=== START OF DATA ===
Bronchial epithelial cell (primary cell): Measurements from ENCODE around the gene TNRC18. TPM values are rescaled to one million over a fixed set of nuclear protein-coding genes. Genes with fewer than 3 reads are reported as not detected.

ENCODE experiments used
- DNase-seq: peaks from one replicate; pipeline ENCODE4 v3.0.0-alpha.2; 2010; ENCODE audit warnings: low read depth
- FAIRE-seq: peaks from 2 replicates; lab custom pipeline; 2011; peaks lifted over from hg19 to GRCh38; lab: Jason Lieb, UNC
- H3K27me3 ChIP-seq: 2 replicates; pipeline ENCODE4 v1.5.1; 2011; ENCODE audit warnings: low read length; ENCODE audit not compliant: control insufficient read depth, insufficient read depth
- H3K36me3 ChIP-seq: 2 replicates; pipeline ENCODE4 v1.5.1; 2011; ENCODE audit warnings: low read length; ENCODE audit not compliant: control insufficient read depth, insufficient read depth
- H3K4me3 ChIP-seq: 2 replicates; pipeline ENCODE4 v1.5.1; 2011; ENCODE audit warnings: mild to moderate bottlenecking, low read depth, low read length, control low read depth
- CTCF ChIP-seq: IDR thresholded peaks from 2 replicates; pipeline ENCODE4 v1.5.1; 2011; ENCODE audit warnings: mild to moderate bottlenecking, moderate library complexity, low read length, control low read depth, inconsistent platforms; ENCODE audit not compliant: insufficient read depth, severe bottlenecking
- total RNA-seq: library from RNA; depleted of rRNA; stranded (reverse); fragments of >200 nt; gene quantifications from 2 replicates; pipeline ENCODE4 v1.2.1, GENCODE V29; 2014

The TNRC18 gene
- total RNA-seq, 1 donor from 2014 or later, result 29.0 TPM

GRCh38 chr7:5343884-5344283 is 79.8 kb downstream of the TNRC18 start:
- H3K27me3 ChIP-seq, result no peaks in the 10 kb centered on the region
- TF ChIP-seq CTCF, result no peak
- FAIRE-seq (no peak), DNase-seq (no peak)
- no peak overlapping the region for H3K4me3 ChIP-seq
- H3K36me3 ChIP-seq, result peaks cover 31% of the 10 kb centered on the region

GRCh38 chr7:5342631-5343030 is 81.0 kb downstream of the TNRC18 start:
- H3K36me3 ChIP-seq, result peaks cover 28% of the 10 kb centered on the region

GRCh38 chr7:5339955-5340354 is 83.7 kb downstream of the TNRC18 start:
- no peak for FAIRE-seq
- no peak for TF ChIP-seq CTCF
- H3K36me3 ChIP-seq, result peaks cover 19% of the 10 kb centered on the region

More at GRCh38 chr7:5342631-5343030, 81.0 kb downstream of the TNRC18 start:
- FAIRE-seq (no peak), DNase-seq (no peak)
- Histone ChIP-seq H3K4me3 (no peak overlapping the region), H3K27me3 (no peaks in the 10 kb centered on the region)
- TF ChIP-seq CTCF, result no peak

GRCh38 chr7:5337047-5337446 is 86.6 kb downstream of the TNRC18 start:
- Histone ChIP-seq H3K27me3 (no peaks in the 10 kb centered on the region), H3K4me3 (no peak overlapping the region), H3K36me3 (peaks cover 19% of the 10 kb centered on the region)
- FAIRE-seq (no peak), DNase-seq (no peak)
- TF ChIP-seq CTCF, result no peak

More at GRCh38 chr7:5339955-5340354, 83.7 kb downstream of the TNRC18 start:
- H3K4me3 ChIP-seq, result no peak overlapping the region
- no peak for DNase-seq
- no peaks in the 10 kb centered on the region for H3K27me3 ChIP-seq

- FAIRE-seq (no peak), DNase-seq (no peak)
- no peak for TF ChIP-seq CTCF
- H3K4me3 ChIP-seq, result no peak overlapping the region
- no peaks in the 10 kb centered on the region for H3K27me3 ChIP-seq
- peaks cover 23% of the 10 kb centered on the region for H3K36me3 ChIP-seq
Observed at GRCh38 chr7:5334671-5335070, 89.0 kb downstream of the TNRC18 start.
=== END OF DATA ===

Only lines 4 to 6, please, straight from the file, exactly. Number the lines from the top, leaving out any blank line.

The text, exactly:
- FAIRE-seq: peaks from 2 replicates; lab custom pipeline; 2011; peaks lifted over from hg19 to GRCh38; lab: Jason Lieb, UNC
- H3K27me3 ChIP-seq: 2 replicates; pipeline ENCODE4 v1.5.1; 2011; ENCODE audit warnings: low read length; ENCODE audit not compliant: control insufficient read depth, insufficient read depth
- H3K36me3 ChIP-seq: 2 replicates; pipeline ENCODE4 v1.5.1; 2011; ENCODE audit warnings: low read length; ENCODE audit not compliant: control insufficient read depth, insufficient read depth